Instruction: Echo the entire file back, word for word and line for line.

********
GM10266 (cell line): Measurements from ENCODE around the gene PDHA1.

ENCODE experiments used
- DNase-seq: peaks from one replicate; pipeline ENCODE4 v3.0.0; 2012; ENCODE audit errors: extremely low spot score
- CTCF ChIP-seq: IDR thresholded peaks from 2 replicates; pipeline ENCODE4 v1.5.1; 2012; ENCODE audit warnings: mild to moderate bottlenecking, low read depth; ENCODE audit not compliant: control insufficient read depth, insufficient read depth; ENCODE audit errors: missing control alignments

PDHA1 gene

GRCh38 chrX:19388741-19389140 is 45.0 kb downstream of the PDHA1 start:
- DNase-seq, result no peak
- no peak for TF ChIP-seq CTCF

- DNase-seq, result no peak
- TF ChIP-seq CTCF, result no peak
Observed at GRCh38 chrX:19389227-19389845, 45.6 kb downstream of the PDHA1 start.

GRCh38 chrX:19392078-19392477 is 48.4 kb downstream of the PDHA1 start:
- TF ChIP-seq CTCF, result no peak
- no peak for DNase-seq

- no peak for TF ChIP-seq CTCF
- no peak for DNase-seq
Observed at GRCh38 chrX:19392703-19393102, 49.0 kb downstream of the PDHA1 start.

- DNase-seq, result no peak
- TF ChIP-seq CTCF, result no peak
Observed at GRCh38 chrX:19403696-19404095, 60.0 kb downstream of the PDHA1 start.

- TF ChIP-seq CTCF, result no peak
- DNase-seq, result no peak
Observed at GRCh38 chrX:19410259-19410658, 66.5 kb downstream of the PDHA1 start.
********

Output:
GM10266 (cell line): Measurements from ENCODE around the gene PDHA1.

ENCODE experiments used
- DNase-seq: peaks from one replicate; pipeline ENCODE4 v3.0.0; 2012; ENCODE audit errors: extremely low spot score
- CTCF ChIP-seq: IDR thresholded peaks from 2 replicates; pipeline ENCODE4 v1.5.1; 2012; ENCODE audit warnings: mild to moderate bottlenecking, low read depth; ENCODE audit not compliant: control insufficient read depth, insufficient read depth; ENCODE audit errors: missing control alignments

PDHA1 gene

GRCh38 chrX:19388741-19389140 is 45.0 kb downstream of the PDHA1 start:
- DNase-seq, result no peak
- no peak for TF ChIP-seq CTCF

- DNase-seq, result no peak
- TF ChIP-seq CTCF, result no peak
Observed at GRCh38 chrX:19389227-19389845, 45.6 kb downstream of the PDHA1 start.

GRCh38 chrX:19392078-19392477 is 48.4 kb downstream of the PDHA1 start:
- TF ChIP-seq CTCF, result no peak
- no peak for DNase-seq

- no peak for TF ChIP-seq CTCF
- no peak for DNase-seq
Observed at GRCh38 chrX:19392703-19393102, 49.0 kb downstream of the PDHA1 start.

- DNase-seq, result no peak
- TF ChIP-seq CTCF, result no peak
Observed at GRCh38 chrX:19403696-19404095, 60.0 kb downstream of the PDHA1 start.

- TF ChIP-seq CTCF, result no peak
- DNase-seq, result no peak
Observed at GRCh38 chrX:19410259-19410658, 66.5 kb downstream of the PDHA1 start.